Mar 2, 2011, 11:50 AM |

Zugzwang is the topic I want to discuss today, an idea known for more then 1000 years in chess history. It’s a term used in chess for specific situations where it’s a player’s turn, but any move would worsen his or her position. Van Perlo (2006) describes it for example as "a player to move cannot do anything without making an important concession". The term is actually German and means something like a forced move. In chess games, if you’re in zugzwang, it means you’ll be ending up significantly worse then you would have if it weren’t your turn, usually in the form of getting a draw instead of a win, or even a loss instead of a draw or win. Zugzwang occurs mostly in endgames.

There are many types of zugzwang, and I will discuss a couple of them. I offered most of the examples as puzzles, so that you have more interaction with the board then is the case with mere diagrams.

The most known one is the endgame where one side has only a king, and the other side has a king and some pawns, or a king and a rook. In the endgame with the pawns, creating zugzwang usually means that you win space because the opponent has to move his king away (opposition). With the rook, it results in forcing the king in the corner. You’re probably already familiar with these types of zugzwang, but it’s a good introduction, and maybe necessary for the players unfamiliar to the topic. If you’re already familiar with the theme, you can skip the first two puzzles, because they’re really easy.


























Off course, these are the easiest and most familiar situations. A more interesting situation arises when there is a so called "reciprocal zugzwang". This means that you’re in zugzwang, but your opponent as well. Even though its an interesting position, it’s still considered very easy, and one example will suffice. You’ll look at the same game from two perspectives. White to move will be at disadvantage because he’ll draw, and black to move because he’ll lose. If white’s to move black is at advantage, because he has the opposition, meaning that he forces the zugzwang upon the white player by putting the king on a key square, as we’ll see in the example below.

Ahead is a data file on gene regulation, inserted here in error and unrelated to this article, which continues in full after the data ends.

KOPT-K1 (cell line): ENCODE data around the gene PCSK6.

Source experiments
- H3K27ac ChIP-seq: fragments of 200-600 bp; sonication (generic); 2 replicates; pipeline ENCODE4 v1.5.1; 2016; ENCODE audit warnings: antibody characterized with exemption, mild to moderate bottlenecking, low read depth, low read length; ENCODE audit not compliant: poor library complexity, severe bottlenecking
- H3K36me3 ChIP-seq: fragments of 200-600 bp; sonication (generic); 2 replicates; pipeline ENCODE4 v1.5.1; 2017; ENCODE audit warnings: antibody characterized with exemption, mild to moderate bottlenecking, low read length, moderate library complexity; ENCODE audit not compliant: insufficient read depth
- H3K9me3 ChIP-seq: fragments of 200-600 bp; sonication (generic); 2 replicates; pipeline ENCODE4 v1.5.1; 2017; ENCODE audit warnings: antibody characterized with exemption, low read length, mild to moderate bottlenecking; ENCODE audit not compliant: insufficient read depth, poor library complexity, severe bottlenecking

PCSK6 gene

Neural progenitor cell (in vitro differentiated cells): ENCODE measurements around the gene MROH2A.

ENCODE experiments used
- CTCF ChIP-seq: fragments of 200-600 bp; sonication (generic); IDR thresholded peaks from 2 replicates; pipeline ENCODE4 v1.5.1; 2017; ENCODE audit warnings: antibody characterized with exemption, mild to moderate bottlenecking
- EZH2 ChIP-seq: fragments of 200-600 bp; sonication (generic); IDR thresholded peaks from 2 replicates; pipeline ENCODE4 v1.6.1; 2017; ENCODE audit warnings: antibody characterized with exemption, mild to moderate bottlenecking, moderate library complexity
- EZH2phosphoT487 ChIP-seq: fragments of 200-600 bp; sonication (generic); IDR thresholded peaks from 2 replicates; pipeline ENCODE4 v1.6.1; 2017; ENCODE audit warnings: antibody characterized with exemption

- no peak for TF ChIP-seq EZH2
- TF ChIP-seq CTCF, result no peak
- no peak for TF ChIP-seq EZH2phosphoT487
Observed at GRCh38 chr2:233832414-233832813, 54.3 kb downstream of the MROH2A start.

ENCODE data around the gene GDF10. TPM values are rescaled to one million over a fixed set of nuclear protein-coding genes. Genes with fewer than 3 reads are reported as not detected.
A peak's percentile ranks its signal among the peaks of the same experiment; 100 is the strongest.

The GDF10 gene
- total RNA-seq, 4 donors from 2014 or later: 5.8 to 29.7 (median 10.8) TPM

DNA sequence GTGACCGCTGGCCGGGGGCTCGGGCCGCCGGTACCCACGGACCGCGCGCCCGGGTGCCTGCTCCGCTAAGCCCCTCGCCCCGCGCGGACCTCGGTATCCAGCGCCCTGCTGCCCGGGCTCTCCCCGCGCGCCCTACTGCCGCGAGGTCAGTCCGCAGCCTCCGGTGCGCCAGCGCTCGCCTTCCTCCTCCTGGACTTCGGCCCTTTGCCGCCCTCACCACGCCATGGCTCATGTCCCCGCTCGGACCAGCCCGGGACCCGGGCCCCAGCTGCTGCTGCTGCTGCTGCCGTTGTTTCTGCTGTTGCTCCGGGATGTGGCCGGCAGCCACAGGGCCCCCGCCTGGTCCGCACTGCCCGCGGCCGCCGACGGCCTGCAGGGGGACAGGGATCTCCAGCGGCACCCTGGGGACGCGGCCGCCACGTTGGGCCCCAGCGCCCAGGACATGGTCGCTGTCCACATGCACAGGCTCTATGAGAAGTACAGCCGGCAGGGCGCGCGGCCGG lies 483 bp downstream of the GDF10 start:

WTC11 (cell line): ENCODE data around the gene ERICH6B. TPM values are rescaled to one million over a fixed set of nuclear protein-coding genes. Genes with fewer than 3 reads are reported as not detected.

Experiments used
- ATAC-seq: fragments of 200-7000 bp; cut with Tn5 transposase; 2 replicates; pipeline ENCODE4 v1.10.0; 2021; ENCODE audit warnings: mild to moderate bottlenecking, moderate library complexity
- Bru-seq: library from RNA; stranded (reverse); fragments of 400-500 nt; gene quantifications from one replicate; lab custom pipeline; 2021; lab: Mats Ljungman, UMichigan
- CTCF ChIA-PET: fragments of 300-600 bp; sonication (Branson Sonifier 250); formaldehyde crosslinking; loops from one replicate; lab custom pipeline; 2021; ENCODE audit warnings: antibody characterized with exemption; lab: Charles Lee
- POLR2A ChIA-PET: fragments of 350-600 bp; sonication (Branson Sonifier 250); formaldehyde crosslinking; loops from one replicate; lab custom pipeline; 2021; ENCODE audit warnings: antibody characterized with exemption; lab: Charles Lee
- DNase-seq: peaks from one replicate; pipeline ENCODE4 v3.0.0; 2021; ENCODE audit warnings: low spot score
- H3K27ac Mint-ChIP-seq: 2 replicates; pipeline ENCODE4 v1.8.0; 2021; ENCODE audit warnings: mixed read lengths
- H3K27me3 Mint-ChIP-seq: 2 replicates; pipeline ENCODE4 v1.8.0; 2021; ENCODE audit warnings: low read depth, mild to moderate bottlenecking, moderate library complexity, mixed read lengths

Now the same example, but with black to move:















The last example I want to make before moving on with the real puzzles, is the situation where “trébuchet” arises. It’s an extreme form of zugzwang because the one to move, is the one to lose. White to move loses, but black to move loses as well, because the player who has to move, loses his own pawn.















The one below is even better. Black to move loses to 1...b3 2.axb3#. If it where white to move, he would be losing because he would be allowing b3 by moving his king away. 

















Now that we had the easy part it’s time to introduce some more difficult puzzles I have found. The oldest example known is dated around 813, and will be the first example:

















Another one I really like, is a position made up by former world champion Morphy:


















Here’s some puzzle I posted somewhere else already on this site, but it fits really well in this article:











































Now, I want to show you a fine example of the losing player forcing a draw by using zugzwang:

















What is important to remind is that you knew what to look for in these games. In the real games, these situations may be harder to find for you. I hope that this article made this easier, and that you might be able to draw losing games now, using this information.

For the ones more interested in the topic, I found a game played by no one less then Fischer using this concept.

zugzwang occures in move 33. Bb3. Black can't move the king without losing (...Rxc7 Rxf8). Black can't move the knight, because Be6 will lose the rook to white. Pawns can be moved, but those moves will run out...














van Perlo, Gerardus C. (2006), Van Perlo's Endgame Tactics, New In Chess, ISBN 978-90-5691-168-3

Soltis, Andy (July 2009), "Chess to Enjoy: I'll Take a Pass", Chess Life 2009 (7): 14–15

Shibut, Macon (2004), Paul Morphy and the Evolution of Chess Theory (2nd ed.), Dover, ISBN 0-486-43574-1

Silman, Jeremy (2007), Silman's Complete Endgame Course: From Beginner to Master, Siles Press, ISBN 1-890085-10-3

Müller, Karsten; Pajeken, Wolfgang (2008), How to Play Chess Endings, Gambit Publications, ISBN 978-1-904600-86-2